Reader Wade asked about my faith in the free market. His post can be read in the comment section of my last entry entitled "Racist Demands".
My first thought on the viability of free markets is that it has nothing whatsoever to do with faith. I advocate for free markets because of what I have learned through study and experience. There is so much evidence available that demonstrates over and over again that free markets perform better than government controlled markets.
But free markets appear to be on somewhat shakier ground when it comes to providing for demographics that are small in size, such as handicapped people, or people with size 24 shoes? Would Walgreens have handicapped parking if it were not mandated by government? Perhaps not. I own a retail store and I sometimes carry shoes, but I will not carry size 24 shoes. Should the government mandate that I carry size 24 shoes? Am I discriminating against people with extremely large feet? You bet I am.
I suspect that if handicapped parking spaces were not a mandated , many if not most stores would not have them. But I also suspect that this would present an opportunity for entrepreneurs in a free market. Some businesses could profit by specializing in meeting the needs of the handicapped.
Now government can only mandate that which is possible. Would it make any difference if the government of Bangledesh mandated handicapped parking spaces, gently sloped entrances, etc...? No, because there is not the money available to meet even more basic needs like food and shelter, forget about cars and parking spaces. Only in wealthy countries can the government succeed in providing parking spaces for the handicapped. And let us remember that the money taken by our government is available because free individuals create far more wealth than does government enterprise. In countries with less economic freedom, there is less money for the government to take. Thus it is our not-completely-free-market which is, in a roundabout way, providing the handicapped parking spaces at Walgreens.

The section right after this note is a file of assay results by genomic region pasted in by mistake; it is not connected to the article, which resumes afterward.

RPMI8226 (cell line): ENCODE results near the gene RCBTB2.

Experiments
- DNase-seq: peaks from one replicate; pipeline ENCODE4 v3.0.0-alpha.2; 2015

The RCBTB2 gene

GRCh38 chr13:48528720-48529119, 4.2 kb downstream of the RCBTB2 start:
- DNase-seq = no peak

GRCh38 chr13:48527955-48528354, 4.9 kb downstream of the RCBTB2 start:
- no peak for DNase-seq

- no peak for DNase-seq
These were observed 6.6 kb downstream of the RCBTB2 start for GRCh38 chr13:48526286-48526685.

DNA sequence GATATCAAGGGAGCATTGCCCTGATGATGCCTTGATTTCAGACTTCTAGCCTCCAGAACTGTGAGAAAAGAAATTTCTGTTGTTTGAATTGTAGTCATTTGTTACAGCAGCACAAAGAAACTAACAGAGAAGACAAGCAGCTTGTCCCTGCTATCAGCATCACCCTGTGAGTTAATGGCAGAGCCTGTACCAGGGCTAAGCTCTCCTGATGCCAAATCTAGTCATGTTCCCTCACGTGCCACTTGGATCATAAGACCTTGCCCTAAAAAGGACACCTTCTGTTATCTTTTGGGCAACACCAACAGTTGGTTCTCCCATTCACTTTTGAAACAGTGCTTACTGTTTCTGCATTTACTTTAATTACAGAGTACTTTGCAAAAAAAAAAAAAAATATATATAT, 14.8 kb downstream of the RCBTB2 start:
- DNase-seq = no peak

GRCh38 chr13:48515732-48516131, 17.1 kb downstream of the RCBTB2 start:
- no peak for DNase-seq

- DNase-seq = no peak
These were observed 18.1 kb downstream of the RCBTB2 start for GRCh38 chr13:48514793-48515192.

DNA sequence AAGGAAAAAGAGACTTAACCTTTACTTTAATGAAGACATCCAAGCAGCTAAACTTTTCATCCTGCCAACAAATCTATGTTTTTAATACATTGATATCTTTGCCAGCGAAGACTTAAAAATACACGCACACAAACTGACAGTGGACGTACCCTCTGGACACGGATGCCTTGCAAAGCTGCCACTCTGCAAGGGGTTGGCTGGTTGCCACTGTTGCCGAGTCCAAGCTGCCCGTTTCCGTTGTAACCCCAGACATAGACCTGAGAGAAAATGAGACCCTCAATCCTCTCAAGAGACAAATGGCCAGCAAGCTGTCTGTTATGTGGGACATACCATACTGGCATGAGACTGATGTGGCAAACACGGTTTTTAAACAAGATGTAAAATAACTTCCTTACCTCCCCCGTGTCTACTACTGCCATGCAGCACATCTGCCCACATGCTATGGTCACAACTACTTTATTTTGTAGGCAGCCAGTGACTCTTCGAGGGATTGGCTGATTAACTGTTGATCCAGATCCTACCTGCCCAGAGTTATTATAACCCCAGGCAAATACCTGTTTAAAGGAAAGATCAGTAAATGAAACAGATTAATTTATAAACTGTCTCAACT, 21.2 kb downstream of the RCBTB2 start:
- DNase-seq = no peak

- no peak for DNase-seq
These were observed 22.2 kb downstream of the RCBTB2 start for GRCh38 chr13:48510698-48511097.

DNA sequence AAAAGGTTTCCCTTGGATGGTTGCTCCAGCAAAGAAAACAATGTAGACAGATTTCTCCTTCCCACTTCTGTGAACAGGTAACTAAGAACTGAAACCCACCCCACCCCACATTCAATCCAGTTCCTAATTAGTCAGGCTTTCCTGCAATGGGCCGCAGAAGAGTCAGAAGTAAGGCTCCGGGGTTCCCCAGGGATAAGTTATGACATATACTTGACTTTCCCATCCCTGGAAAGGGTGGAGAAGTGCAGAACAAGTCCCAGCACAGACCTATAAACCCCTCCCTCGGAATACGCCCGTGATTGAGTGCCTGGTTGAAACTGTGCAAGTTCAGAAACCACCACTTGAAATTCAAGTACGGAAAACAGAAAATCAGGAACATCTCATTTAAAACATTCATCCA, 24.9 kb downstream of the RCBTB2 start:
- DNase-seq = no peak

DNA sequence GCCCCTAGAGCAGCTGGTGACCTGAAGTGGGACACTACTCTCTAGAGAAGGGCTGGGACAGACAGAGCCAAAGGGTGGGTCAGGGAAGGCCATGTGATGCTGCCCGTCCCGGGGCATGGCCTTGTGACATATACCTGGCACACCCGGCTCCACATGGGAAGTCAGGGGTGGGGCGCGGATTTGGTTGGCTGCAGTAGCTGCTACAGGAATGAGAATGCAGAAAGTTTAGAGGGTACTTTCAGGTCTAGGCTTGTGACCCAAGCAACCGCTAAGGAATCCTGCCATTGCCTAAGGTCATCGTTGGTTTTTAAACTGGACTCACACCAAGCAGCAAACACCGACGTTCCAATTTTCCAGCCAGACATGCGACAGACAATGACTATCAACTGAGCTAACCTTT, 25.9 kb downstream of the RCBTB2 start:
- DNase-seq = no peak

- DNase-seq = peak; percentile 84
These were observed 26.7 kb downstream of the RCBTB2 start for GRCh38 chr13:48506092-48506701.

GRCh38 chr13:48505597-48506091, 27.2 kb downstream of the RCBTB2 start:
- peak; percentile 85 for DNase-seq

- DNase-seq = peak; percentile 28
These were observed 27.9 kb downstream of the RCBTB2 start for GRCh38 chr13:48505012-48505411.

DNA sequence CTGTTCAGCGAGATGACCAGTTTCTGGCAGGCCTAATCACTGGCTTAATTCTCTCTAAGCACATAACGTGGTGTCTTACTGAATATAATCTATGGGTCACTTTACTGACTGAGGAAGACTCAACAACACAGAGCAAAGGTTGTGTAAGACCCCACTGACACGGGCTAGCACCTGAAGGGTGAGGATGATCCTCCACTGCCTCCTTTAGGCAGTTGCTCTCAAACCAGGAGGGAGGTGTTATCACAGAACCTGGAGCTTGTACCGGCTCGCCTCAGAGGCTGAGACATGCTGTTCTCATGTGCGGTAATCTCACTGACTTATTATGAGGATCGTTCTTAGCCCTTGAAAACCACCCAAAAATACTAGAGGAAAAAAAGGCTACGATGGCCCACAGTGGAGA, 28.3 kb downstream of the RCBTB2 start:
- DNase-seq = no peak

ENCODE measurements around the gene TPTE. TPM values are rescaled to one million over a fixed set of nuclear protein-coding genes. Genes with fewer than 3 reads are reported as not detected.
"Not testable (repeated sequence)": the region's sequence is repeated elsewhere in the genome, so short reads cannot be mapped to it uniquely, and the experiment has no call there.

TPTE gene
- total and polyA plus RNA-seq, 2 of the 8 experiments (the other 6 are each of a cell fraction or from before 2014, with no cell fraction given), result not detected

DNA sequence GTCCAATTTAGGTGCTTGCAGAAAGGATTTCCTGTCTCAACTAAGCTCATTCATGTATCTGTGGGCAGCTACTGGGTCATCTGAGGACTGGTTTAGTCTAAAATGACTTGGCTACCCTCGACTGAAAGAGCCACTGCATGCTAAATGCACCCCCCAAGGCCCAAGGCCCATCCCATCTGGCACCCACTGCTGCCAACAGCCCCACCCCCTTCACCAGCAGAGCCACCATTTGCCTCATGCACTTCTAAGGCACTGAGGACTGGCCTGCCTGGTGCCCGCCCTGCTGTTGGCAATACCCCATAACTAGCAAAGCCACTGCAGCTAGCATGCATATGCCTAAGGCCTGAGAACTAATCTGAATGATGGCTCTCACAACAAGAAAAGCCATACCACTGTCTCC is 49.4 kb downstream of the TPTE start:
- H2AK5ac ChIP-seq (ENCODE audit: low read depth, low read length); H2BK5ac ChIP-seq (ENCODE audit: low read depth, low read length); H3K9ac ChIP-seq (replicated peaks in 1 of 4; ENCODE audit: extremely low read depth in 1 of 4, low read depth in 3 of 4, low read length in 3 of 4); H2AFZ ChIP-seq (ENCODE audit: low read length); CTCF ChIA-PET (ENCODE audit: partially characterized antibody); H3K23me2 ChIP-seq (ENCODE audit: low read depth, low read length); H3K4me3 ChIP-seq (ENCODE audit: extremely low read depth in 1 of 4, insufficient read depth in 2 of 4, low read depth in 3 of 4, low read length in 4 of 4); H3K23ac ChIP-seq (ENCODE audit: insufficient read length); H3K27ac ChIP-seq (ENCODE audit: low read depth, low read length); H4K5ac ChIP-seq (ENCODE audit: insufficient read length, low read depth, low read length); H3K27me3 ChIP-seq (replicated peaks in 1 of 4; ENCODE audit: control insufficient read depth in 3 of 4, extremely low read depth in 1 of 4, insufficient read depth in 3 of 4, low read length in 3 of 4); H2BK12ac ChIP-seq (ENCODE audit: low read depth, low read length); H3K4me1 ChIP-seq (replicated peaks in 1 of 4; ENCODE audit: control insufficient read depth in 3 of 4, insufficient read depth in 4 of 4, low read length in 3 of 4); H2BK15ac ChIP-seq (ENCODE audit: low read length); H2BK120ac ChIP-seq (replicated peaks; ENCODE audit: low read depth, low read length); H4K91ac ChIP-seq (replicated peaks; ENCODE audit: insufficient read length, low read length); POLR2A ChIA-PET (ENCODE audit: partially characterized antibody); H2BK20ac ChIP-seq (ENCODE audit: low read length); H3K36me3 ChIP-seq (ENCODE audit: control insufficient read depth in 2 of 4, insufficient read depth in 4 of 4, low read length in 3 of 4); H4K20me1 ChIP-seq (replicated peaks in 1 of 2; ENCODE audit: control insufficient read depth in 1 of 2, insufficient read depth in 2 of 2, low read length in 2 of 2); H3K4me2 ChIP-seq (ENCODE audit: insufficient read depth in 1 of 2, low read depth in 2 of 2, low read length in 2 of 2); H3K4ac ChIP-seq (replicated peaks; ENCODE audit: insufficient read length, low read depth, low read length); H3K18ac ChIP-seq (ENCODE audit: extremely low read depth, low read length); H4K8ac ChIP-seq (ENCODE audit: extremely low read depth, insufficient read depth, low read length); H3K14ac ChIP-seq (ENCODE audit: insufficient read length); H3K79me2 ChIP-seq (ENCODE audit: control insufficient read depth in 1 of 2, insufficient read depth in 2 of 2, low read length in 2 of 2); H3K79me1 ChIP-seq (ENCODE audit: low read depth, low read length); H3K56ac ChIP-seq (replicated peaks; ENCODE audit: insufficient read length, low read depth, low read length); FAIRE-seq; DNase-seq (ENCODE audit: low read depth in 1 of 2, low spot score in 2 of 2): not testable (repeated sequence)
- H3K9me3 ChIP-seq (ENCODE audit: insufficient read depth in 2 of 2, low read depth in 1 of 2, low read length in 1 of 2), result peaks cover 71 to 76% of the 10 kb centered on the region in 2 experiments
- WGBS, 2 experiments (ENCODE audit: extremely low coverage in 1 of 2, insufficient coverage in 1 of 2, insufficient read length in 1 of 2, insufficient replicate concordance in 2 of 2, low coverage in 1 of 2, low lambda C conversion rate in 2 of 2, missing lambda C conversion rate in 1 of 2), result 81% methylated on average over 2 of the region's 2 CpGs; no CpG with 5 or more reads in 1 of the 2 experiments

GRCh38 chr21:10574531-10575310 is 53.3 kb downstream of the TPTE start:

Of course free markets are not perfect, but then perfection is not an option. The question is whether economic freedom produces greater results than other forms of economic organization. The evidence suggests that it does.
One final thought. There could be some very ugly results if a completely free market were the norm. Perhaps the handicapped would be neglected and the elderly would be left to die of starvation amidst our plenty. A free market is great at creating wealth, but not so good at redistributing it to the needy. But must the government perform this function? When the government takes over this job, we are then absolved of our responsibility to others. Perhaps it would be best if the government did not perform these functions. We would have to come face to face with the problems in our community. It would be the responsibility of individuals or groups to address these needs. This is the way it used to be. Have you ever wondered why there are so many old Catholic hospitals?